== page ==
Disclosure: The author is a member of the Harvard Open Data Project. The group pushes for open data policies at Harvard and conducts projects with public datasets.
Stores of data are growing so quickly that we now create as much data in two days as the entirety of mankind did up until 2013. Now that we have the power to collect data, what are we doing with it?
The recent rise of big data
Big data is the practice of using collected data to create algorithms, models, and analytics to better understand human behavior. It allows companies to provide targeted advertisements to consumers, suggest shows to watch, and perhaps most frighteningly, detect when customers are pregnant. Data has become a key engine for businesses to optimize their business practices and offer personalized experiences to consumers, benefits that research estimates create $3 trillion in additional economic value every year. While corporations have led the way in harnessing the powers of big data, government agencies are slowly modernizing their efforts as well. For instance, the United States Postal Service was able to drastically increase the efficiency of its delivery routes, saving millions of dollars in fuel costs and decreasing the number of trucks used on a daily basis.
Data proponents argue that big data can be bolstered when data is made widely available as open data. When organizations release their data to the public, innovation occurs more frequently. For instance, Google attempted to use search analytics to track the spread of influenza but failed during the 2013 flu season. Their real-time predictions of flu levels differed with Center for Disease Control and Prevention ground-level data by 140 percent. Using the same data that drove Google Flu Trends, researchers led by Harvard statistics professor Samuel Kou were able to devise an improved model that is many times more accurate Google Flu Trends. Situations like this are prime examples of why opening up data is important– datasets are growing increasingly large and more chaotic, so more brains tinkering with models and analytics will inevitably result in more successes like Kou’s.
While it is understandable that companies like Google are unwilling to release their in-house datasets because they contain valuable business insights, data scientists argue that government agencies at all levels should do so by having their data “default to open.” Defaulting to open policies would require governments to openly release all datasets, with the exception of those that are classified or otherwise private. This differs from status quo, where government data are closed by default, and third-parties must petition to gain access to even the most innocuous datasets. Several governments have already adopted open data policies. Harvard, as a leading research institution, should learn from the successes of these initiatives and ought to take steps toward implementing its own open data policy.
Open Data in Government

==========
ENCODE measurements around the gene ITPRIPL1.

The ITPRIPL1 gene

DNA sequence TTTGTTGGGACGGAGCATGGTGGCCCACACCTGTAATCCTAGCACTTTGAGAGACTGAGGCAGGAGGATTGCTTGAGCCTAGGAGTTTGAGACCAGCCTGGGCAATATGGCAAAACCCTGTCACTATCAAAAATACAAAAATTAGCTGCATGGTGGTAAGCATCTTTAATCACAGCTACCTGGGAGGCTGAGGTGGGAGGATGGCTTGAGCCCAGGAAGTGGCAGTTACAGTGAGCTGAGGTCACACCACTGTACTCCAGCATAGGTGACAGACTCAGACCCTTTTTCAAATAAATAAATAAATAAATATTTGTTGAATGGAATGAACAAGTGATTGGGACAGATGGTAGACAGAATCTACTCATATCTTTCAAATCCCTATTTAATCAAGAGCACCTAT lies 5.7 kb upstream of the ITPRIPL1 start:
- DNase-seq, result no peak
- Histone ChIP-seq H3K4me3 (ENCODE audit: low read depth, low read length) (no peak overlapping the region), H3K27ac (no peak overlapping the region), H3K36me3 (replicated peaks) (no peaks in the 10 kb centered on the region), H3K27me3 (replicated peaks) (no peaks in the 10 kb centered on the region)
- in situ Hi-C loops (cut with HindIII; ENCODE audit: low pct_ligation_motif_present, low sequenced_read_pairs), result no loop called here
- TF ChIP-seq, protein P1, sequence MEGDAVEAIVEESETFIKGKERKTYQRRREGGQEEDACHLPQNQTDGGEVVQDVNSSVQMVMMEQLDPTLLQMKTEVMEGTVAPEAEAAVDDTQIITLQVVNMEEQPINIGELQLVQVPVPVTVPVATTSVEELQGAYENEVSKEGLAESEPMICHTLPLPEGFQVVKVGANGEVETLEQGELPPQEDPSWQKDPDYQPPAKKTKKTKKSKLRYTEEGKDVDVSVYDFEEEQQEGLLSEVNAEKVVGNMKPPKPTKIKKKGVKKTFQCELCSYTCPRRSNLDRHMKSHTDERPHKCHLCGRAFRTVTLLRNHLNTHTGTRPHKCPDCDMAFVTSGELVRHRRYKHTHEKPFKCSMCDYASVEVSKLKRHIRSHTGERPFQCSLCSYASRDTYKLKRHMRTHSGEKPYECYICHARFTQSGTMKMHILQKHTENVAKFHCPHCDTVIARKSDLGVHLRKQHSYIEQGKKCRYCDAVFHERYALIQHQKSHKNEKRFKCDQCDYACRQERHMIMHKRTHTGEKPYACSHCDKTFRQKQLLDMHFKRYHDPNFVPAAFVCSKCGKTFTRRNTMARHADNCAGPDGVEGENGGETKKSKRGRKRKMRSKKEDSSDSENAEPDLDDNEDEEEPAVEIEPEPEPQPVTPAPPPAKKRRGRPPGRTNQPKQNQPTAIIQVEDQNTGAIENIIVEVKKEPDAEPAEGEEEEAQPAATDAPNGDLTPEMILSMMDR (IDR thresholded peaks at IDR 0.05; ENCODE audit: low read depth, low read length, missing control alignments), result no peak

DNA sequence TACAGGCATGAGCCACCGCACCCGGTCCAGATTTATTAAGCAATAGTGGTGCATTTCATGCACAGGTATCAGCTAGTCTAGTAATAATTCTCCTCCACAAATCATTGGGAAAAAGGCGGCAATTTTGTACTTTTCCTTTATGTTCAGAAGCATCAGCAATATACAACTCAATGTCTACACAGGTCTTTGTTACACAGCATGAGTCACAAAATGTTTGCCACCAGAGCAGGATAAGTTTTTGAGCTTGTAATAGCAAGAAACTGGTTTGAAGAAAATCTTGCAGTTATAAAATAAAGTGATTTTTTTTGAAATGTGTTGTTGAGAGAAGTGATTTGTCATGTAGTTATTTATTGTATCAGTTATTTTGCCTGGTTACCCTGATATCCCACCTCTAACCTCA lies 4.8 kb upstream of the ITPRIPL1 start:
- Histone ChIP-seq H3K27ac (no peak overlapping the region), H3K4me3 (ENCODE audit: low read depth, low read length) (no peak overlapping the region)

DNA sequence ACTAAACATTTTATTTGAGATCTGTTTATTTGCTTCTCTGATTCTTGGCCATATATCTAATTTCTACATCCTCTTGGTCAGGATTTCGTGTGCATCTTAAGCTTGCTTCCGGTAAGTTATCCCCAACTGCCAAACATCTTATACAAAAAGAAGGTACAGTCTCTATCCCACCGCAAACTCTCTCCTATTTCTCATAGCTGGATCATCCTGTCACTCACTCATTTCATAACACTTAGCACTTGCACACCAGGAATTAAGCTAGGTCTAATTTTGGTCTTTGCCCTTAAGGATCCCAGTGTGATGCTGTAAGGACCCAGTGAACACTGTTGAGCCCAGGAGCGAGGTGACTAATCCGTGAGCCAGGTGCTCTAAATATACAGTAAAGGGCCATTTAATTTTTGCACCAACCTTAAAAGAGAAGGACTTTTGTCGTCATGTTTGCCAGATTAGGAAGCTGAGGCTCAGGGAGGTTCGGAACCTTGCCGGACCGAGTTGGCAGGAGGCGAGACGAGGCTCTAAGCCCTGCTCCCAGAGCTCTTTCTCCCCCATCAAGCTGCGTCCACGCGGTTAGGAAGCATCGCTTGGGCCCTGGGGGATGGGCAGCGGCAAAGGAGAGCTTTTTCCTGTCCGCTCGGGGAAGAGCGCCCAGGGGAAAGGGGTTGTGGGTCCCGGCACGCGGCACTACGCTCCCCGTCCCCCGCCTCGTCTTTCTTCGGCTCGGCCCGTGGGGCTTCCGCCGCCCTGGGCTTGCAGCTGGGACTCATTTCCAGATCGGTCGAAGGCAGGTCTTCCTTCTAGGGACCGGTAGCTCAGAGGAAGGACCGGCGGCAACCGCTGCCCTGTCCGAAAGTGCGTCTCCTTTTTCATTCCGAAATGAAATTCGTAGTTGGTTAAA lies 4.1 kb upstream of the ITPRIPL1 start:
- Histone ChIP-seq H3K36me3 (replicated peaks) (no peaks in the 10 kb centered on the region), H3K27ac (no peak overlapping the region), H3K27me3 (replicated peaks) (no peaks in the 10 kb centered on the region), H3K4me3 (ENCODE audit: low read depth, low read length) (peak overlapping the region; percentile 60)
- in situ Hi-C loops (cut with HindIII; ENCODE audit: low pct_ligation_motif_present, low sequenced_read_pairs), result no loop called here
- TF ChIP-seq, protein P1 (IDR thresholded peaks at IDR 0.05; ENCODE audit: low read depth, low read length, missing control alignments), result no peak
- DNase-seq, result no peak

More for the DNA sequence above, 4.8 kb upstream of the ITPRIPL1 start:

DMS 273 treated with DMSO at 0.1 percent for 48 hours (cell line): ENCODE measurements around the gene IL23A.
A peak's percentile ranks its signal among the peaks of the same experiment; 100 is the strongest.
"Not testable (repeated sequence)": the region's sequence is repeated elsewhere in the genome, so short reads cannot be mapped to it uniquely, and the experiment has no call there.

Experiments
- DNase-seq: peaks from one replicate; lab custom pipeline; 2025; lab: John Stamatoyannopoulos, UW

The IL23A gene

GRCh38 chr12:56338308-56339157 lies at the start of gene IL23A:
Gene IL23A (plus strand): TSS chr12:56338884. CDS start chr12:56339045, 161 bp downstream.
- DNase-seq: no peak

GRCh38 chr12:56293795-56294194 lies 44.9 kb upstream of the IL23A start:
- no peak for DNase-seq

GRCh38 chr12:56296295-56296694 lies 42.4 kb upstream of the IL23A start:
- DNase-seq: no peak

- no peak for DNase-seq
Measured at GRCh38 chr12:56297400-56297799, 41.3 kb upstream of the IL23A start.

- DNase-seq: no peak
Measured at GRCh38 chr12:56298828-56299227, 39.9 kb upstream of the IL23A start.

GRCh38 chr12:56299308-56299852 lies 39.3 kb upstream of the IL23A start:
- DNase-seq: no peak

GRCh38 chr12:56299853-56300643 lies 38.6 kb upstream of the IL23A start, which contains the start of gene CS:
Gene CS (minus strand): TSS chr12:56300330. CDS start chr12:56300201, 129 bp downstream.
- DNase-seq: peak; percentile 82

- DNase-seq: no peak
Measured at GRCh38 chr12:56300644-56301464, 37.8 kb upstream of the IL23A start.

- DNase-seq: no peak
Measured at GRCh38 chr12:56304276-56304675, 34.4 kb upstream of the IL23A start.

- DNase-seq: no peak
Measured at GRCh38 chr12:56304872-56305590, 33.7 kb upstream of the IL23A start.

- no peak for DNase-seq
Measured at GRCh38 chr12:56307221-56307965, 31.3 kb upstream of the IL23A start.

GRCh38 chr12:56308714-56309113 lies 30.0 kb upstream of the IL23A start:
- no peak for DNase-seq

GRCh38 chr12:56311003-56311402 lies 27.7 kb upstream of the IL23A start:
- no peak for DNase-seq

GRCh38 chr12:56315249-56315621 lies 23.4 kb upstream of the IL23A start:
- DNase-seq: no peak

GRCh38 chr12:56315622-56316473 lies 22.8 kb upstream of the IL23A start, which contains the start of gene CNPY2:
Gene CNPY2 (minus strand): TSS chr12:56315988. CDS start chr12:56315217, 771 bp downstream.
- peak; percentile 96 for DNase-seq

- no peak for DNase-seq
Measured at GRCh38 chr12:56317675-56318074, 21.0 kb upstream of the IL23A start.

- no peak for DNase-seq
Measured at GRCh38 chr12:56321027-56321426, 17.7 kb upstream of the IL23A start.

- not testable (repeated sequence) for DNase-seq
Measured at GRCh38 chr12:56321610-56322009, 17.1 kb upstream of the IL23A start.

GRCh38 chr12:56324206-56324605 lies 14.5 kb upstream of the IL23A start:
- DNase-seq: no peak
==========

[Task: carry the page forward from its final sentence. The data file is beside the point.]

The arguments for open data inspired United States Chief Information Officer Vivek Kundra to create Data.gov in May 2009 as a centralized location for over 180,000 datasets that belong to the United States federal government. Data.gov represents the first comprehensive open data effort in the federal government.
Researchers have already taken advantage of these datasets. A public-private partnership between Microsoft and the United States Department of Agriculture (USDA) encouraged researchers to make use of USDA datasets in fostering innovations that help American farmers prepare for the agricultural impact of climate change. Collaboration and innovation is made much easier when the means of innovating, datasets in many cases, are easily accessible.
Local governments such as those in Cambridge and Boston have followed suit, developing open data ordinances of their own. Cambridge’s Open Data Initiative cites “creating meaningful opportunities for the public to help solve complex challenges” and “improving delivery of city services” among its many goals. Open data proponents believe that requiring governments to openly release data will foster a greater sense of trust and transparency between constituents and their governments.
Open Data at Harvard
Attitudes towards open data at Harvard and similar institutions of higher learning fall somewhere between those in the private and public sectors. The case for data being open remains the same, but open data policies at Harvard have been met with bureaucratic roadblocks and privacy concerns. Jim Waldo, Chief Technology Officer at the School of Engineering and Applied Sciences, said, “Part of the problem here is that Harvard as a whole doesn’t have an institutional approach [to open data].” The absence of a University-wide policy about data creates the current situation where oftentimes it is unclear even to administrators where ownership of a certain dataset lies. Across Harvard’s twelve degree-granting schools, data is usually controlled by each school’s respective Registrar. According to Waldo, there are policy ambiguities regarding whether registrars hold the power to open up their school’s data.